The Antwerp World Diamond Center was outraged following the Belgian Prime Minister’s speech at the UN General Assembly in favor of banning Russian diamonds, even though their share represents 30% of production. worldwide.
Sixteen representatives of the diamond industry, including world leader De Beers, are fiercely opposed to the introduction of sanctions against Russian diamonds, according to an article in Financial Times dated September 20 which refers to a “letter” addressed to the Belgian government by diamond dealers, to which he had access.
Diamond dealers were reacting to statements made on September 19 at the residence of the Belgian consul in New York, on the sidelines of the United Nations General Assembly, by Belgian Prime Minister Alexander de Croo. He then urged the jewelry sector gathered on this occasion to “go the last mile” to bring about the initiative to ban Russian diamonds that the G7 plans to implement.
On September 15, a Belgian official, preferring to remain anonymous, had already announced to Reuters journalists that a ban on Russian diamonds would be put in place from January.
This is another episode in the series of efforts by Western countries to ban these Russian gems. Also according to Reuters, Russian national diamond mining company Alrosa, which accounts for 90% of Russia’s diamond mining capacity, now constitutes 35-40% of the world’s supply.
Antwerp, diamond capital of the world
The concern of industrial players in Belgium is to see Antwerp dethroned from its role as world leader in favor of India or even Dubai. Diamonds worth $220 million are traded every day in Antwerp, or $47 billion a year. The city controls 86% of the world’s rough diamond trade and 50% of the polished diamond trade. It is home to the Antwerp World Diamond Centre.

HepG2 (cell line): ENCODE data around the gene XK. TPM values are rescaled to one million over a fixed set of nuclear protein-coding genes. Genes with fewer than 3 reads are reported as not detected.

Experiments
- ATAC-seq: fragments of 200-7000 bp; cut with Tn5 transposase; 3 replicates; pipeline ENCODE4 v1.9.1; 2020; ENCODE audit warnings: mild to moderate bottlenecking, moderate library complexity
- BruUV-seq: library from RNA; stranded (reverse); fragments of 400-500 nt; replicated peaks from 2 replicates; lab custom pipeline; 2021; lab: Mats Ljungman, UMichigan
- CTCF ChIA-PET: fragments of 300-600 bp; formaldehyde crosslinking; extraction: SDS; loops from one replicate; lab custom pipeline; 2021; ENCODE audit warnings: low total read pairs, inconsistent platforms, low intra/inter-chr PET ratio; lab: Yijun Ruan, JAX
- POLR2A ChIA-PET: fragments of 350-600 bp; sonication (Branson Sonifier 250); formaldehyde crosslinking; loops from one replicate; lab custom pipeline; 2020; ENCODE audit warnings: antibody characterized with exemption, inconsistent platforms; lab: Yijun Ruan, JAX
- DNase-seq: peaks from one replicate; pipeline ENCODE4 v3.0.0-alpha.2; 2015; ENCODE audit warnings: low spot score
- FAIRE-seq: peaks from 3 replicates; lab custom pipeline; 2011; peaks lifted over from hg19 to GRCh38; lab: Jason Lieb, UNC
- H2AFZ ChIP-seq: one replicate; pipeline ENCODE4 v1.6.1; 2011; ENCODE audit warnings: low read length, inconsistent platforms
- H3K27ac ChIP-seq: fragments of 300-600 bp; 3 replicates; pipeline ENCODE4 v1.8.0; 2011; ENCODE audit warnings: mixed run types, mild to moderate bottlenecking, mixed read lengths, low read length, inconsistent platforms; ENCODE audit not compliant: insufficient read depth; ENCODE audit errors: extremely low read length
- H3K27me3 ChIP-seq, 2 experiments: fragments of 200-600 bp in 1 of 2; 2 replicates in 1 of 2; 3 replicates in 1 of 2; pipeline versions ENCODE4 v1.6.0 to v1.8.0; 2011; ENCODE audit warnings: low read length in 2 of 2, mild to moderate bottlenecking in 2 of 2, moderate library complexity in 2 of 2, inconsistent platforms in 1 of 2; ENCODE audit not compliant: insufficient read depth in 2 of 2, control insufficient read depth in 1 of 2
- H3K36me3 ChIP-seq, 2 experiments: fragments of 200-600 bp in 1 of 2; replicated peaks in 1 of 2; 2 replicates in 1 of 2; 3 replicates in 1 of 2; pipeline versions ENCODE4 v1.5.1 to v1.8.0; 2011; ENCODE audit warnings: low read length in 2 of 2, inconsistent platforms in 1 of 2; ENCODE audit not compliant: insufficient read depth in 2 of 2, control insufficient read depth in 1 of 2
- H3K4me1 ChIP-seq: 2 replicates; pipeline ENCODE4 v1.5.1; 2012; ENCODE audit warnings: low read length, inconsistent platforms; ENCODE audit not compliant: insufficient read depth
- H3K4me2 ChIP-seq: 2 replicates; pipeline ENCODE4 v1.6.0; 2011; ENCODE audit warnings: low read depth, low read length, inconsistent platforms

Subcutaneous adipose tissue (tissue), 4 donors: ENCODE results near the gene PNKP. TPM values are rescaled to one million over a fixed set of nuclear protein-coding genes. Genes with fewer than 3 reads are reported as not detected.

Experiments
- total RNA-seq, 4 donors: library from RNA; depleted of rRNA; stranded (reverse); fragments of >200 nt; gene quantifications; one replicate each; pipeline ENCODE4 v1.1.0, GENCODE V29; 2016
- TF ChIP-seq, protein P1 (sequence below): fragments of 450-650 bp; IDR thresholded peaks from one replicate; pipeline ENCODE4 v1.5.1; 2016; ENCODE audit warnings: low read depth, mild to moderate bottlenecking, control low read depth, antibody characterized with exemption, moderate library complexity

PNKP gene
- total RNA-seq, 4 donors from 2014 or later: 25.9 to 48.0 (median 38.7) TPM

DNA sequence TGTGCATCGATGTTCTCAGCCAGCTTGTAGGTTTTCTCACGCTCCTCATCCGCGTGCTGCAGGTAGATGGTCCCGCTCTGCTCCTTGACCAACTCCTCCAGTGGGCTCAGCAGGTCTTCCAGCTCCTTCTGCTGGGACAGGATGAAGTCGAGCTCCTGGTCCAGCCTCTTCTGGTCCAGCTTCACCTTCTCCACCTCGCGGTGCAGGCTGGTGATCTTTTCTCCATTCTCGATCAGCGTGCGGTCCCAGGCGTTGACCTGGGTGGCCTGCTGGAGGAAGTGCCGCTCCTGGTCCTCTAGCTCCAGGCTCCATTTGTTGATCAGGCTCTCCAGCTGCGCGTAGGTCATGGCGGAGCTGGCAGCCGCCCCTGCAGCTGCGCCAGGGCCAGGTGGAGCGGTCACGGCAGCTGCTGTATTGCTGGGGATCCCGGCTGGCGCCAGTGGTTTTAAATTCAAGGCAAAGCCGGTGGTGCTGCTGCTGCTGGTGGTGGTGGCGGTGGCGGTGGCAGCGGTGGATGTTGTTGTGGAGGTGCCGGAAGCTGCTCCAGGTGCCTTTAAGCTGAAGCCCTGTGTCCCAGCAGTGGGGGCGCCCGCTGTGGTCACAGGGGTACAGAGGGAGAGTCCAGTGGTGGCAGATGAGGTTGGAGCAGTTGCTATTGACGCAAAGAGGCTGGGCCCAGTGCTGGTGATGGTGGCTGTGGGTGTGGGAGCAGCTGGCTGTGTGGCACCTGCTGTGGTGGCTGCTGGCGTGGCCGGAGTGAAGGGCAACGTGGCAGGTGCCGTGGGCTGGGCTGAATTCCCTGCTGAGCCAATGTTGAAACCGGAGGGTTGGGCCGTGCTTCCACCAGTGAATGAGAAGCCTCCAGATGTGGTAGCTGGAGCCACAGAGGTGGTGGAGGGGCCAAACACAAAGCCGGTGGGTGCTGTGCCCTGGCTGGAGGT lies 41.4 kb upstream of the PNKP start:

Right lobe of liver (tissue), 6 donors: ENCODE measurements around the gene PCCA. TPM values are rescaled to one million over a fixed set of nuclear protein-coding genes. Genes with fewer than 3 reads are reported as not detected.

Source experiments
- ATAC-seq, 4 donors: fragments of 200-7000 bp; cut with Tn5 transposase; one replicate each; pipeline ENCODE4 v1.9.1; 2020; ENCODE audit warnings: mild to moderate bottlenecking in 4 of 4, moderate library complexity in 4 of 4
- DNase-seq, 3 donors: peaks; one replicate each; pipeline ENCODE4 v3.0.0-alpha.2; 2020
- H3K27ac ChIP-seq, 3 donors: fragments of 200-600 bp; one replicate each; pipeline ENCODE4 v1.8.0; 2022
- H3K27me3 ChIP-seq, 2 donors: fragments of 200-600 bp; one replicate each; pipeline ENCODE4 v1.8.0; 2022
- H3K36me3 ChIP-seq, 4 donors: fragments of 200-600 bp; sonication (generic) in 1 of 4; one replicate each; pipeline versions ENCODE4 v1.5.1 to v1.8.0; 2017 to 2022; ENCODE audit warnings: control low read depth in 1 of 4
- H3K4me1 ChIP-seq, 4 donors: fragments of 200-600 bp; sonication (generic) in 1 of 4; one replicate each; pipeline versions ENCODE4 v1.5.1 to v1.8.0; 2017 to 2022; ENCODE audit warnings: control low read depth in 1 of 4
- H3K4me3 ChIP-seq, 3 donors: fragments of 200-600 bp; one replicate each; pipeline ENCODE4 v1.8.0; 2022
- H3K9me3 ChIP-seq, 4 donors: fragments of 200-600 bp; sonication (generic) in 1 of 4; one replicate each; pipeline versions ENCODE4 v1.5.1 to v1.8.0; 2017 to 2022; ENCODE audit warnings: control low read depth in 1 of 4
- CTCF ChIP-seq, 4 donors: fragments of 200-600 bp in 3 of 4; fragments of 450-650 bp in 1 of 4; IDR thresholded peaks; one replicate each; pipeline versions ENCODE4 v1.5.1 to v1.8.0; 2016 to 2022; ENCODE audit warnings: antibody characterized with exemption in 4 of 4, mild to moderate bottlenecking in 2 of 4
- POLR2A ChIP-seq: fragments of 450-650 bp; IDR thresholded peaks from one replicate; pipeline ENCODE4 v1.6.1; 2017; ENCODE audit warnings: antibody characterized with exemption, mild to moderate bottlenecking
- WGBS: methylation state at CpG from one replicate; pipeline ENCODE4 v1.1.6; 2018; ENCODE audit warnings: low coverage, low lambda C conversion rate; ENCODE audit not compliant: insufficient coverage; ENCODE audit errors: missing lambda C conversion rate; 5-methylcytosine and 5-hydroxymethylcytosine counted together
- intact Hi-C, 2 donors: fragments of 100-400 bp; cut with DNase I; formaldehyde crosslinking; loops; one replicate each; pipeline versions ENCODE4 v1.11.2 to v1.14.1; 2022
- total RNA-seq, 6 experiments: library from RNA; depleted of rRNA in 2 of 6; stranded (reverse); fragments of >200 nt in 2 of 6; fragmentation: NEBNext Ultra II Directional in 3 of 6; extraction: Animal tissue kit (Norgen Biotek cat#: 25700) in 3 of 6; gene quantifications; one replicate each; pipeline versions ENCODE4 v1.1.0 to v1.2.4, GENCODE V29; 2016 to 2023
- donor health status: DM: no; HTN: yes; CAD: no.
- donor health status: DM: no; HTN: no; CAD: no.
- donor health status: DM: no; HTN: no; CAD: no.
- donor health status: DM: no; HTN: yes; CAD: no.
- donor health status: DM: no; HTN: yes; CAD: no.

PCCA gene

For these reasons, Belgium plays a central role in discussions on the ban on Russian diamonds within the G7 (which represents 70% of the sales market) and the EU. According to the Belgian Prime Minister on September 19 in New York, “Russian diamonds now symbolize war and human rights violations.” He called for “making the system completely transparent.” (…) by January 1, 2024.”
The hunt for “blood diamonds”
Since the spring, Russian diamonds have constituted a new target for Western countries which are trying to weaken the Russian economy and reduce its ability to finance its armed forces engaged in Ukraine. The United States was the first to ban the import of Russian diamonds into its territory by a presidential decree of March 11.
On May 19, during the G7 summit in Hiroshima, the Belgian Prime Minister declared that “Russian diamonds are not (were) not forever” and that the G7 countries were going to “restrict the trade in Russian diamonds” to ” cut off Russia from its essential sources of income. However, Russian gemstones were not included in the eleventh EU sanctions package validated in June.
But on September 18, in anticipation of the twelfth package of sanctions, Poland proposed, through the Polish News Agency, to ban Russian diamonds.
The Western idea would be to set up a new traceability protocol which would rely on three control mechanisms, including the Kimberley process, an international certification system established in 2003 to stem the influx of conflict diamonds into the world. global market. According to Reuters, it would also use blockchain technology.
A bad solution?
Despite these elaborate measures, some consider this initiative to be ineffective and not without risks, like Tom Neys, spokesperson for the World Diamond Center in Antwerp. In an interview with Euronews on May 23, he affirmed that these measures would have “no impact on the Russian economy”, which would simply turn to buyers other than the G7 countries. In addition, it would “favor countries less attentive to the origin of diamonds and money laundering networks”.
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